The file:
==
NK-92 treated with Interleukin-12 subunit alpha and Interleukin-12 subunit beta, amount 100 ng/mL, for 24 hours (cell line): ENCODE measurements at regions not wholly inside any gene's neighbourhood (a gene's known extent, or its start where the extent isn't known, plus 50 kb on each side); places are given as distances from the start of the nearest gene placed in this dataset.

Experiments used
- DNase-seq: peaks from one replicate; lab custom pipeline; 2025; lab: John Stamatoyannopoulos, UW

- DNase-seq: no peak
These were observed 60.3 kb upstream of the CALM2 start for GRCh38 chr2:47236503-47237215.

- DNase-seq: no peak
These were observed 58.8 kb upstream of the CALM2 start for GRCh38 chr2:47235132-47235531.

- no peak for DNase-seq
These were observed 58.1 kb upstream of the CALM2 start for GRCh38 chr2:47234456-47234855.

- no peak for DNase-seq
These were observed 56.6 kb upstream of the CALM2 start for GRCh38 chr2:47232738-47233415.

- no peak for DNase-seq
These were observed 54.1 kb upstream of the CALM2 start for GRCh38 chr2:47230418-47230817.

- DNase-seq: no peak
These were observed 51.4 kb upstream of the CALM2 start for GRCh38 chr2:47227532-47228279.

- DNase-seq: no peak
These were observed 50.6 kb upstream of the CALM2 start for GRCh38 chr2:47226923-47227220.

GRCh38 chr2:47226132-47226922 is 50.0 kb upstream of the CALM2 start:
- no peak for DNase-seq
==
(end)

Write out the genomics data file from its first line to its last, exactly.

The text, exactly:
NK-92 treated with Interleukin-12 subunit alpha and Interleukin-12 subunit beta, amount 100 ng/mL, for 24 hours (cell line): ENCODE measurements at regions not wholly inside any gene's neighbourhood (a gene's known extent, or its start where the extent isn't known, plus 50 kb on each side); places are given as distances from the start of the nearest gene placed in this dataset.

Experiments used
- DNase-seq: peaks from one replicate; lab custom pipeline; 2025; lab: John Stamatoyannopoulos, UW

- DNase-seq: no peak
These were observed 60.3 kb upstream of the CALM2 start for GRCh38 chr2:47236503-47237215.

- DNase-seq: no peak
These were observed 58.8 kb upstream of the CALM2 start for GRCh38 chr2:47235132-47235531.

- no peak for DNase-seq
These were observed 58.1 kb upstream of the CALM2 start for GRCh38 chr2:47234456-47234855.

- no peak for DNase-seq
These were observed 56.6 kb upstream of the CALM2 start for GRCh38 chr2:47232738-47233415.

- no peak for DNase-seq
These were observed 54.1 kb upstream of the CALM2 start for GRCh38 chr2:47230418-47230817.

- DNase-seq: no peak
These were observed 51.4 kb upstream of the CALM2 start for GRCh38 chr2:47227532-47228279.

- DNase-seq: no peak
These were observed 50.6 kb upstream of the CALM2 start for GRCh38 chr2:47226923-47227220.

GRCh38 chr2:47226132-47226922 is 50.0 kb upstream of the CALM2 start:
- no peak for DNase-seq